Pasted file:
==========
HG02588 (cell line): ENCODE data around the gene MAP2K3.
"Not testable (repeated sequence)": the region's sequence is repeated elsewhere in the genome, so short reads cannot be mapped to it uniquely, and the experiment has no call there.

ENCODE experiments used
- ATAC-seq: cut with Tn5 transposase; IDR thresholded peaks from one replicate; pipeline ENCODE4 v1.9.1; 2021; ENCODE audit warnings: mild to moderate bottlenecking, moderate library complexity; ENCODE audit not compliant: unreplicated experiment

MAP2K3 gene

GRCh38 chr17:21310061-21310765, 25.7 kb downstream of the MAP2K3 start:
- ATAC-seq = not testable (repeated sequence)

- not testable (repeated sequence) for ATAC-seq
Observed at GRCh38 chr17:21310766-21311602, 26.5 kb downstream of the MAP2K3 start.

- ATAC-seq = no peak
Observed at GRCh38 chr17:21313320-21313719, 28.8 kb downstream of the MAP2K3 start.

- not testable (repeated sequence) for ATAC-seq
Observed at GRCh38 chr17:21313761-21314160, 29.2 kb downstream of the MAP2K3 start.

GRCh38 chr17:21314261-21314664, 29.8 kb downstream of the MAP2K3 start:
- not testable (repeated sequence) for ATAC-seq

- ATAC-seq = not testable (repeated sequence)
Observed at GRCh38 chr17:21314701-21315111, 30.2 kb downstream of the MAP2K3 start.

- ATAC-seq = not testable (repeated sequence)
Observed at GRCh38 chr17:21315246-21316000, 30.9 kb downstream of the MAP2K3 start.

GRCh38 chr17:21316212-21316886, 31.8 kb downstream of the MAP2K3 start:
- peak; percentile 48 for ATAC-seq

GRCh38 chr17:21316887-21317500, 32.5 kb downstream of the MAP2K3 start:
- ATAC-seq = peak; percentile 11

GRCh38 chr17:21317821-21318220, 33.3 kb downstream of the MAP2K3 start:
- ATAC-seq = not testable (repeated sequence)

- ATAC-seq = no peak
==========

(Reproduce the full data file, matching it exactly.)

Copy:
HG02588 (cell line): ENCODE data around the gene MAP2K3.
"Not testable (repeated sequence)": the region's sequence is repeated elsewhere in the genome, so short reads cannot be mapped to it uniquely, and the experiment has no call there.

ENCODE experiments used
- ATAC-seq: cut with Tn5 transposase; IDR thresholded peaks from one replicate; pipeline ENCODE4 v1.9.1; 2021; ENCODE audit warnings: mild to moderate bottlenecking, moderate library complexity; ENCODE audit not compliant: unreplicated experiment

MAP2K3 gene

GRCh38 chr17:21310061-21310765, 25.7 kb downstream of the MAP2K3 start:
- ATAC-seq = not testable (repeated sequence)

- not testable (repeated sequence) for ATAC-seq
Observed at GRCh38 chr17:21310766-21311602, 26.5 kb downstream of the MAP2K3 start.

- ATAC-seq = no peak
Observed at GRCh38 chr17:21313320-21313719, 28.8 kb downstream of the MAP2K3 start.

- not testable (repeated sequence) for ATAC-seq
Observed at GRCh38 chr17:21313761-21314160, 29.2 kb downstream of the MAP2K3 start.

GRCh38 chr17:21314261-21314664, 29.8 kb downstream of the MAP2K3 start:
- not testable (repeated sequence) for ATAC-seq

- ATAC-seq = not testable (repeated sequence)
Observed at GRCh38 chr17:21314701-21315111, 30.2 kb downstream of the MAP2K3 start.

- ATAC-seq = not testable (repeated sequence)
Observed at GRCh38 chr17:21315246-21316000, 30.9 kb downstream of the MAP2K3 start.

GRCh38 chr17:21316212-21316886, 31.8 kb downstream of the MAP2K3 start:
- peak; percentile 48 for ATAC-seq

GRCh38 chr17:21316887-21317500, 32.5 kb downstream of the MAP2K3 start:
- ATAC-seq = peak; percentile 11

GRCh38 chr17:21317821-21318220, 33.3 kb downstream of the MAP2K3 start:
- ATAC-seq = not testable (repeated sequence)

- ATAC-seq = no peak